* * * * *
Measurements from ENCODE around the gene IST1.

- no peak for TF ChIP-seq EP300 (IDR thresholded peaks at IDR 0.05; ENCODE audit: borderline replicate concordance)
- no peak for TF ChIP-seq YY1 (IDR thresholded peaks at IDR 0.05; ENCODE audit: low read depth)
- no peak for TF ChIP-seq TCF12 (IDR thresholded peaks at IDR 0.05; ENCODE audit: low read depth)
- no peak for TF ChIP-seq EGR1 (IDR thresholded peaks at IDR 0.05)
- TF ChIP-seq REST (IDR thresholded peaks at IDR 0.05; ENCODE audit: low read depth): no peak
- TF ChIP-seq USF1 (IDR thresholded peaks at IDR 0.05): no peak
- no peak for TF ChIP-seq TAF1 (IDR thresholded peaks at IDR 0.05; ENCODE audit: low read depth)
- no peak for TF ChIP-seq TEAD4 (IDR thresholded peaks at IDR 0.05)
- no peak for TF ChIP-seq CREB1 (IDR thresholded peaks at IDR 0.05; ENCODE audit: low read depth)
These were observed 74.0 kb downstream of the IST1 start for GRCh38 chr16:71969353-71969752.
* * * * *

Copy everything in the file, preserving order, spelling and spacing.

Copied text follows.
Measurements from ENCODE around the gene IST1.

- no peak for TF ChIP-seq EP300 (IDR thresholded peaks at IDR 0.05; ENCODE audit: borderline replicate concordance)
- no peak for TF ChIP-seq YY1 (IDR thresholded peaks at IDR 0.05; ENCODE audit: low read depth)
- no peak for TF ChIP-seq TCF12 (IDR thresholded peaks at IDR 0.05; ENCODE audit: low read depth)
- no peak for TF ChIP-seq EGR1 (IDR thresholded peaks at IDR 0.05)
- TF ChIP-seq REST (IDR thresholded peaks at IDR 0.05; ENCODE audit: low read depth): no peak
- TF ChIP-seq USF1 (IDR thresholded peaks at IDR 0.05): no peak
- no peak for TF ChIP-seq TAF1 (IDR thresholded peaks at IDR 0.05; ENCODE audit: low read depth)
- no peak for TF ChIP-seq TEAD4 (IDR thresholded peaks at IDR 0.05)
- no peak for TF ChIP-seq CREB1 (IDR thresholded peaks at IDR 0.05; ENCODE audit: low read depth)
These were observed 74.0 kb downstream of the IST1 start for GRCh38 chr16:71969353-71969752.